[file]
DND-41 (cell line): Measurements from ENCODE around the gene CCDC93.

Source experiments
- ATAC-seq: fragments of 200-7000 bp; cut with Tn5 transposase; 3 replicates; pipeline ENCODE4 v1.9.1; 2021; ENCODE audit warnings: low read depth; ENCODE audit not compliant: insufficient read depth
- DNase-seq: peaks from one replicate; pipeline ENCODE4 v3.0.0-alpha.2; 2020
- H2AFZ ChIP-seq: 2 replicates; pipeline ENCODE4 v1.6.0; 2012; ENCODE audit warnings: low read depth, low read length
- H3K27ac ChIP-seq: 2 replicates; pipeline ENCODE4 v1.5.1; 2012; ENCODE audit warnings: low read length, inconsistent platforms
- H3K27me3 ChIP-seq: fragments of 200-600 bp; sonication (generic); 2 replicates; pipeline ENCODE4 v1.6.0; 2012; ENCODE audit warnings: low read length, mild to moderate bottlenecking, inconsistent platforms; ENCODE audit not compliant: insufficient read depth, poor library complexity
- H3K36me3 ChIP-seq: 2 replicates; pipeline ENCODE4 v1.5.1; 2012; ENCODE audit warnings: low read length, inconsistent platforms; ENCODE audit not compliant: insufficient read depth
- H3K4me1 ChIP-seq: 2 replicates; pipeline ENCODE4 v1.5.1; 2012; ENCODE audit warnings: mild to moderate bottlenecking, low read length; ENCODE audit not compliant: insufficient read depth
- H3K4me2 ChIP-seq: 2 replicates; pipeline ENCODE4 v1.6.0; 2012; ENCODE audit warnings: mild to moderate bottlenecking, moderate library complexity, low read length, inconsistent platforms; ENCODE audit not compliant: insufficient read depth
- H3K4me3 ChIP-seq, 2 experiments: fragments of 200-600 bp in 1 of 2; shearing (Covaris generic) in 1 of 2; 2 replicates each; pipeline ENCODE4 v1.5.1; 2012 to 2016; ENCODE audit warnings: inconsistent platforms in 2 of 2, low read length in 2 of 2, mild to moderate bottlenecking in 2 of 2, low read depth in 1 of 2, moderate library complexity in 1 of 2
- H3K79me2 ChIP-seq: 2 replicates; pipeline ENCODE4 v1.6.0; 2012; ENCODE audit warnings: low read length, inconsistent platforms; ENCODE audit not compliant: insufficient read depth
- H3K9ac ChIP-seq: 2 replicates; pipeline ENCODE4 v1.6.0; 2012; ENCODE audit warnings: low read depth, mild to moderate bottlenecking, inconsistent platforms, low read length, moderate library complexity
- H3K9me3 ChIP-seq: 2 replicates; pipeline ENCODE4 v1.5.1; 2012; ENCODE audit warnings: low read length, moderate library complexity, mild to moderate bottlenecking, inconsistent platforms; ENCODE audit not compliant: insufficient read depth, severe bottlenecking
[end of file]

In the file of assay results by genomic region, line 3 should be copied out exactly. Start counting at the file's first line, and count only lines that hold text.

- ATAC-seq: fragments of 200-7000 bp; cut with Tn5 transposase; 3 replicates; pipeline ENCODE4 v1.9.1; 2021; ENCODE audit warnings: low read depth; ENCODE audit not compliant: insufficient read depth